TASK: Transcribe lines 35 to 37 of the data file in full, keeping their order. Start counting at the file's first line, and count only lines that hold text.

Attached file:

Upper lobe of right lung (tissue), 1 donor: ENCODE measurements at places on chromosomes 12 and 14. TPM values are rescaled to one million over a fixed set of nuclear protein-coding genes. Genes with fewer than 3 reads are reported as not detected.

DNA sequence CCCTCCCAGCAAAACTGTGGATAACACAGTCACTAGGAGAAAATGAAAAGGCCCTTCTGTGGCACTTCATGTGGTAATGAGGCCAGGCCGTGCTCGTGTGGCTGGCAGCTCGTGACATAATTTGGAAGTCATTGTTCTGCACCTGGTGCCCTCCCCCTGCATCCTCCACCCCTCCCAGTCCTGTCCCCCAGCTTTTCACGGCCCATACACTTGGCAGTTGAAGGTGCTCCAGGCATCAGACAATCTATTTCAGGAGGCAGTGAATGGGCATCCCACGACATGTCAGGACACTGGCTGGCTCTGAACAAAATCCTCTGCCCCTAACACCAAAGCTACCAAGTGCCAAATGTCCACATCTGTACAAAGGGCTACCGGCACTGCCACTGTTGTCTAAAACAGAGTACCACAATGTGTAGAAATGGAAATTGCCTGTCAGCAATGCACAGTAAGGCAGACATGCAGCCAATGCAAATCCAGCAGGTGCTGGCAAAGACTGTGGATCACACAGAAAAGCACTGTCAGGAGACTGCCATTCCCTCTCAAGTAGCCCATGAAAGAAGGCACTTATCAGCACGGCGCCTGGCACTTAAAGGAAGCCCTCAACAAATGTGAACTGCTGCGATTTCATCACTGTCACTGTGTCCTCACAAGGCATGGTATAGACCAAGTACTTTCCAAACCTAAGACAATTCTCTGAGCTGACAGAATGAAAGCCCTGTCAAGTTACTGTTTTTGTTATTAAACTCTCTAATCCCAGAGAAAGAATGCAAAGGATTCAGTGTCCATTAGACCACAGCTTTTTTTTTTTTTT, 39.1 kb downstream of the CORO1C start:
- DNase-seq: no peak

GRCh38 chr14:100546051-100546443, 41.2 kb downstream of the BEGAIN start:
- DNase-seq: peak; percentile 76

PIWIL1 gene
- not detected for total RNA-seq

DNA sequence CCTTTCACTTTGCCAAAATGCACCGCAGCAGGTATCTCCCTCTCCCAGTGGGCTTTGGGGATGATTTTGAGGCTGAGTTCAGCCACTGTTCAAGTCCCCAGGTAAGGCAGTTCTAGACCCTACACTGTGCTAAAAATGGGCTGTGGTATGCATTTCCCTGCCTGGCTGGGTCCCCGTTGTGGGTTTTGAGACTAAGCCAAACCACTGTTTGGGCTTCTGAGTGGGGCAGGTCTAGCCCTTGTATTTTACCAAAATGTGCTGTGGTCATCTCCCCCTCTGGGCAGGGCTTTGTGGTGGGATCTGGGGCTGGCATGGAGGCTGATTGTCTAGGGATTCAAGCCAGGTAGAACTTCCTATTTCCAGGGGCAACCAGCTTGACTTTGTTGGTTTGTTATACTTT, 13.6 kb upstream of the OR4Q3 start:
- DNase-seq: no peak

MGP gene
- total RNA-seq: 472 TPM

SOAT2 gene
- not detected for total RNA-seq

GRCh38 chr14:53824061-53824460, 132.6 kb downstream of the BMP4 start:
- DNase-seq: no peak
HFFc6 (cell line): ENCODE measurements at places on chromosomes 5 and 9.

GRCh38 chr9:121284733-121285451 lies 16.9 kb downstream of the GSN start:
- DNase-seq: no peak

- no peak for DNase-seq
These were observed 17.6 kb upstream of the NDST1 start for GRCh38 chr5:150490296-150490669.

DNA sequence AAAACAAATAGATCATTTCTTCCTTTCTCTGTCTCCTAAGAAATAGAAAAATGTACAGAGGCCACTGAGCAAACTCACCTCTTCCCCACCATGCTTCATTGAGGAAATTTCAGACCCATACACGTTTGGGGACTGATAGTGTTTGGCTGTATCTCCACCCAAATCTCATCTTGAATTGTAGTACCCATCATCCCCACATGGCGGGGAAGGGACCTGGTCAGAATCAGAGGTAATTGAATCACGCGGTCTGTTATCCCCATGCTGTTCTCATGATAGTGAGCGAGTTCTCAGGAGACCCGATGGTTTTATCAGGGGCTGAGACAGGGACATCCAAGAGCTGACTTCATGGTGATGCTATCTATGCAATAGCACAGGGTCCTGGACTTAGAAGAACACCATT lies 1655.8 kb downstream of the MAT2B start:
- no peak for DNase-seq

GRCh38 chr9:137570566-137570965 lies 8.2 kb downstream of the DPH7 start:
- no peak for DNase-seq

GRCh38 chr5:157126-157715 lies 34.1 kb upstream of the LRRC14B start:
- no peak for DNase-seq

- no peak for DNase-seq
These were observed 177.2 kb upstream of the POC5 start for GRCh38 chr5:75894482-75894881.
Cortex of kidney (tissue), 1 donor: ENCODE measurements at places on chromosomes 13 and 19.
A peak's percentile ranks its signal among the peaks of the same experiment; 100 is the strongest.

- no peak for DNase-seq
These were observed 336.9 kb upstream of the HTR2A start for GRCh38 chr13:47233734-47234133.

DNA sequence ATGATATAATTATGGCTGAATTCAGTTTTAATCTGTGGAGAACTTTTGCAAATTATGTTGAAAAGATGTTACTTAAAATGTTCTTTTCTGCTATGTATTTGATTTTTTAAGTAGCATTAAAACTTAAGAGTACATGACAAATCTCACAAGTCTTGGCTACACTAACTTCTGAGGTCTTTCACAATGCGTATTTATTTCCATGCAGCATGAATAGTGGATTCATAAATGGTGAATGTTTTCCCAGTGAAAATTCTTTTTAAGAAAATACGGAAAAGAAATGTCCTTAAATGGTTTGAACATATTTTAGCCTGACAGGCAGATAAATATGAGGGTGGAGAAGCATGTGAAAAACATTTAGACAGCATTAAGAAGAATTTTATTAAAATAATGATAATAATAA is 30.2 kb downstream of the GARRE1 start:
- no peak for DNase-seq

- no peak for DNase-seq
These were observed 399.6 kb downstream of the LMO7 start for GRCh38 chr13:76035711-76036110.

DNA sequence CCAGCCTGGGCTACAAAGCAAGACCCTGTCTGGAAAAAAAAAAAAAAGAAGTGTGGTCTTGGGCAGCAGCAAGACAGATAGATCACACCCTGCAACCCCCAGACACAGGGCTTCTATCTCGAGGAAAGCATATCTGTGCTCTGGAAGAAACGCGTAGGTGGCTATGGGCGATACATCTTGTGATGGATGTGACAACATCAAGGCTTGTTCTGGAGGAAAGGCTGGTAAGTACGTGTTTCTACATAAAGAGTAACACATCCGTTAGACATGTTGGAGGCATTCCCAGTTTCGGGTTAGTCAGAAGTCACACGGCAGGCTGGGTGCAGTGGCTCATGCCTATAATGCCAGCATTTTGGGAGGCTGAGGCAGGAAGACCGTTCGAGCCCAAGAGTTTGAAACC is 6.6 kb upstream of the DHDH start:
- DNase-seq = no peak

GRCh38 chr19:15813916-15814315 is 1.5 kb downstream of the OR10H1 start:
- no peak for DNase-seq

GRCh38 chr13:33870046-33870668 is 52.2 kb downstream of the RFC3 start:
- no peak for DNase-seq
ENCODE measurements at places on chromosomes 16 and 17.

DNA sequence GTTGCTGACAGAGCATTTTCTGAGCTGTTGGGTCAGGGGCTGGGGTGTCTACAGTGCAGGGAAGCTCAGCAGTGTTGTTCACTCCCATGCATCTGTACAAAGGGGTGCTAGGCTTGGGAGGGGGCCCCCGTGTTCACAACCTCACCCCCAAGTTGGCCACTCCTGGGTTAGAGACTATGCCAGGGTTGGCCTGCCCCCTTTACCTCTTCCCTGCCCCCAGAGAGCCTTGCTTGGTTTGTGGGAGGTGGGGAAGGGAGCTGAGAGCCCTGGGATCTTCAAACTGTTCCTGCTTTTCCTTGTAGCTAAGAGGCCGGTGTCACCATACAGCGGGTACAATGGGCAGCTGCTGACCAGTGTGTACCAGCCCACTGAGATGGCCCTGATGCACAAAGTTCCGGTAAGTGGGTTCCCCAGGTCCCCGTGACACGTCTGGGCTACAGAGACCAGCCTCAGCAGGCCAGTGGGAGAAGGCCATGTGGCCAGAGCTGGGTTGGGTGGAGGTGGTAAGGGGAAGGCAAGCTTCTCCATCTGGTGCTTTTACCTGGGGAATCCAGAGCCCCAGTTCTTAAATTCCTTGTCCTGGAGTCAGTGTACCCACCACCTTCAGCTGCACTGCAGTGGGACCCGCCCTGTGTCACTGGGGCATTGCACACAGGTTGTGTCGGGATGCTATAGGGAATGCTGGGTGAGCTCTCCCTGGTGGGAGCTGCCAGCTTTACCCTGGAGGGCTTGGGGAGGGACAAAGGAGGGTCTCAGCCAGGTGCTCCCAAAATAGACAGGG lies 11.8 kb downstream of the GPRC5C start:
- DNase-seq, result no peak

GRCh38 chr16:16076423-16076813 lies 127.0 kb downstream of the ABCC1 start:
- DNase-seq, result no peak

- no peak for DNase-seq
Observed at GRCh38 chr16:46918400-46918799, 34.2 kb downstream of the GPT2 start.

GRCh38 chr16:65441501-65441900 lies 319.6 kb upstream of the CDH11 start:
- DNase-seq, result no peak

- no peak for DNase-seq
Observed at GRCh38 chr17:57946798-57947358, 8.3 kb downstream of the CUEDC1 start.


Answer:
- no peak for DNase-seq
These were observed 399.6 kb downstream of the LMO7 start for GRCh38 chr13:76035711-76036110.

DNA sequence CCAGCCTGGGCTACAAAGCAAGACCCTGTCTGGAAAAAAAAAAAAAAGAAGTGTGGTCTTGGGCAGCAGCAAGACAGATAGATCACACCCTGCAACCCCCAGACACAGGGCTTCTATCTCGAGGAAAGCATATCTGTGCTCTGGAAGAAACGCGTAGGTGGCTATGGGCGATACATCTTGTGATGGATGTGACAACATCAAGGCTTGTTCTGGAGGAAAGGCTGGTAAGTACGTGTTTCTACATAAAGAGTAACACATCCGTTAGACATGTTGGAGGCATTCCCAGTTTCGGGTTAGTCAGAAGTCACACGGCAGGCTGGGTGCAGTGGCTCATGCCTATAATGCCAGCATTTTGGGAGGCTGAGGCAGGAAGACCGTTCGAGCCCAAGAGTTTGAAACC is 6.6 kb upstream of the DHDH start: